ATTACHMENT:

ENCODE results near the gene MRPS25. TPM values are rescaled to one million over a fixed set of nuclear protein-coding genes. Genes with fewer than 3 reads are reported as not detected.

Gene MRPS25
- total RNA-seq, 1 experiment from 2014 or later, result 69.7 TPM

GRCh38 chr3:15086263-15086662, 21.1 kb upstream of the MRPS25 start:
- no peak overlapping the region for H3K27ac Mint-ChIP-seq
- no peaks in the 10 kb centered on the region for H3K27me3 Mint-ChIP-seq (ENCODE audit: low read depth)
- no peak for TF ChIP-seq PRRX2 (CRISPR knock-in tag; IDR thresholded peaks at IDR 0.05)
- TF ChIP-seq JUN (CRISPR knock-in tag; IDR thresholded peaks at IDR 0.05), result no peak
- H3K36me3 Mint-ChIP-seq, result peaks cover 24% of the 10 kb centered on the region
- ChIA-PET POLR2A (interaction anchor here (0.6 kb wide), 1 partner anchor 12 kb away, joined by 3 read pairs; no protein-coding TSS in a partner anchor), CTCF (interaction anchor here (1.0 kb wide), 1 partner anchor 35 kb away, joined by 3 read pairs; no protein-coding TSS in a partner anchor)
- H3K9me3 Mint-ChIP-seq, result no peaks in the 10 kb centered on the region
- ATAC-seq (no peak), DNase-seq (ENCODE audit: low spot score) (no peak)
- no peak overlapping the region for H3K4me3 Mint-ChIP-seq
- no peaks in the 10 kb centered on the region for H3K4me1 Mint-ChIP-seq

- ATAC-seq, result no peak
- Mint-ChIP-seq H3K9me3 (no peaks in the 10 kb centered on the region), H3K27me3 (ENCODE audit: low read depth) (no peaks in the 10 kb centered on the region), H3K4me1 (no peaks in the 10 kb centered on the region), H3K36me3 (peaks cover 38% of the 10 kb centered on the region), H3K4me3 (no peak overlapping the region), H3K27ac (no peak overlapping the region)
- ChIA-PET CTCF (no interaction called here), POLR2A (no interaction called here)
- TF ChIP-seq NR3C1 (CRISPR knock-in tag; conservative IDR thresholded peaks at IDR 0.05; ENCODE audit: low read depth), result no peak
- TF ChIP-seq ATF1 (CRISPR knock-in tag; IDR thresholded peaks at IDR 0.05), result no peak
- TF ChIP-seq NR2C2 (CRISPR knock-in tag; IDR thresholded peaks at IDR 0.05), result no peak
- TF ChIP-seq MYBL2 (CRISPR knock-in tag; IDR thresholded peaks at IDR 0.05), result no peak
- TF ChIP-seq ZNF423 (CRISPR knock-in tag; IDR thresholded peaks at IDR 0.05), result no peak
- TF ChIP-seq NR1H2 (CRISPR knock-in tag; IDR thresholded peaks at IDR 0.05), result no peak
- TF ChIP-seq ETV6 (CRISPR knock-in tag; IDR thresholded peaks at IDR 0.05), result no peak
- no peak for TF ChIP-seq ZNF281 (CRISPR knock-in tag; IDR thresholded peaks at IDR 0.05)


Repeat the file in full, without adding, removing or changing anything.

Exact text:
ENCODE results near the gene MRPS25. TPM values are rescaled to one million over a fixed set of nuclear protein-coding genes. Genes with fewer than 3 reads are reported as not detected.

Gene MRPS25
- total RNA-seq, 1 experiment from 2014 or later, result 69.7 TPM

GRCh38 chr3:15086263-15086662, 21.1 kb upstream of the MRPS25 start:
- no peak overlapping the region for H3K27ac Mint-ChIP-seq
- no peaks in the 10 kb centered on the region for H3K27me3 Mint-ChIP-seq (ENCODE audit: low read depth)
- no peak for TF ChIP-seq PRRX2 (CRISPR knock-in tag; IDR thresholded peaks at IDR 0.05)
- TF ChIP-seq JUN (CRISPR knock-in tag; IDR thresholded peaks at IDR 0.05), result no peak
- H3K36me3 Mint-ChIP-seq, result peaks cover 24% of the 10 kb centered on the region
- ChIA-PET POLR2A (interaction anchor here (0.6 kb wide), 1 partner anchor 12 kb away, joined by 3 read pairs; no protein-coding TSS in a partner anchor), CTCF (interaction anchor here (1.0 kb wide), 1 partner anchor 35 kb away, joined by 3 read pairs; no protein-coding TSS in a partner anchor)
- H3K9me3 Mint-ChIP-seq, result no peaks in the 10 kb centered on the region
- ATAC-seq (no peak), DNase-seq (ENCODE audit: low spot score) (no peak)
- no peak overlapping the region for H3K4me3 Mint-ChIP-seq
- no peaks in the 10 kb centered on the region for H3K4me1 Mint-ChIP-seq

- ATAC-seq, result no peak
- Mint-ChIP-seq H3K9me3 (no peaks in the 10 kb centered on the region), H3K27me3 (ENCODE audit: low read depth) (no peaks in the 10 kb centered on the region), H3K4me1 (no peaks in the 10 kb centered on the region), H3K36me3 (peaks cover 38% of the 10 kb centered on the region), H3K4me3 (no peak overlapping the region), H3K27ac (no peak overlapping the region)
- ChIA-PET CTCF (no interaction called here), POLR2A (no interaction called here)
- TF ChIP-seq NR3C1 (CRISPR knock-in tag; conservative IDR thresholded peaks at IDR 0.05; ENCODE audit: low read depth), result no peak
- TF ChIP-seq ATF1 (CRISPR knock-in tag; IDR thresholded peaks at IDR 0.05), result no peak
- TF ChIP-seq NR2C2 (CRISPR knock-in tag; IDR thresholded peaks at IDR 0.05), result no peak
- TF ChIP-seq MYBL2 (CRISPR knock-in tag; IDR thresholded peaks at IDR 0.05), result no peak
- TF ChIP-seq ZNF423 (CRISPR knock-in tag; IDR thresholded peaks at IDR 0.05), result no peak
- TF ChIP-seq NR1H2 (CRISPR knock-in tag; IDR thresholded peaks at IDR 0.05), result no peak
- TF ChIP-seq ETV6 (CRISPR knock-in tag; IDR thresholded peaks at IDR 0.05), result no peak
- no peak for TF ChIP-seq ZNF281 (CRISPR knock-in tag; IDR thresholded peaks at IDR 0.05)